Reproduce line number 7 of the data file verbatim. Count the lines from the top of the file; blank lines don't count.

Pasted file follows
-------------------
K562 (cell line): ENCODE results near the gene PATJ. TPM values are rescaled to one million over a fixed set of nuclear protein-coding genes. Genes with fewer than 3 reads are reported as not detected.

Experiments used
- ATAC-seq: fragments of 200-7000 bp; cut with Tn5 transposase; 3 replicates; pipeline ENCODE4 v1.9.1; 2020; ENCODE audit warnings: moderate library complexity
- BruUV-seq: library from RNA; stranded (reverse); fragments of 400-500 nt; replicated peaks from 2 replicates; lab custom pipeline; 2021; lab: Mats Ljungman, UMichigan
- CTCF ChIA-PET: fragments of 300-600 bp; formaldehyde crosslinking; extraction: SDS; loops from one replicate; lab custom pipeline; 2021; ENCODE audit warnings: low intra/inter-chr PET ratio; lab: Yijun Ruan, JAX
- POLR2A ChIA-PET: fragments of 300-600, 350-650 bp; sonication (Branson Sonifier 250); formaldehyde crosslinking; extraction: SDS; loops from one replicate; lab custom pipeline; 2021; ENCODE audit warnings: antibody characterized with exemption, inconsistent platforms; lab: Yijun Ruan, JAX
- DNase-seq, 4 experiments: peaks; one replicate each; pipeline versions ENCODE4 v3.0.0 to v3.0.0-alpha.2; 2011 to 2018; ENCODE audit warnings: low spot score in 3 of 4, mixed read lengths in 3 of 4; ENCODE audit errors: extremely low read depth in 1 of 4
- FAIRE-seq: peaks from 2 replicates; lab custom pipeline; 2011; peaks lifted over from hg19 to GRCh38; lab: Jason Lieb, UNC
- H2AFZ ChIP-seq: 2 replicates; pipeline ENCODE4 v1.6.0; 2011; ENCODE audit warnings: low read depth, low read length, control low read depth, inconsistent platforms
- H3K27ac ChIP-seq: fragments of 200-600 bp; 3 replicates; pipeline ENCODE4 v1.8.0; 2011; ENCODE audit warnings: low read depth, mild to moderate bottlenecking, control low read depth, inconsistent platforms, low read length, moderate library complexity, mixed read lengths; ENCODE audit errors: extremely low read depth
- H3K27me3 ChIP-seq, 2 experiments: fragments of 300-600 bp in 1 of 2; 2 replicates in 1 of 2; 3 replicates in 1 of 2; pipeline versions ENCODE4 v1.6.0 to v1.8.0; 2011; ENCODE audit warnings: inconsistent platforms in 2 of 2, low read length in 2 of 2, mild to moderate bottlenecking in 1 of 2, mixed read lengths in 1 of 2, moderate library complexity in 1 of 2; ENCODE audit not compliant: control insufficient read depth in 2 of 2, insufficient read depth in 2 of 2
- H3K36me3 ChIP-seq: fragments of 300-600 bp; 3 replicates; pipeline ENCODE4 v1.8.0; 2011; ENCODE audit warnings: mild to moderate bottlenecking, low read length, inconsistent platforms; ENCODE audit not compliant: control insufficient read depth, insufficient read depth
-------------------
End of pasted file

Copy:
- DNase-seq, 4 experiments: peaks; one replicate each; pipeline versions ENCODE4 v3.0.0 to v3.0.0-alpha.2; 2011 to 2018; ENCODE audit warnings: low spot score in 3 of 4, mixed read lengths in 3 of 4; ENCODE audit errors: extremely low read depth in 1 of 4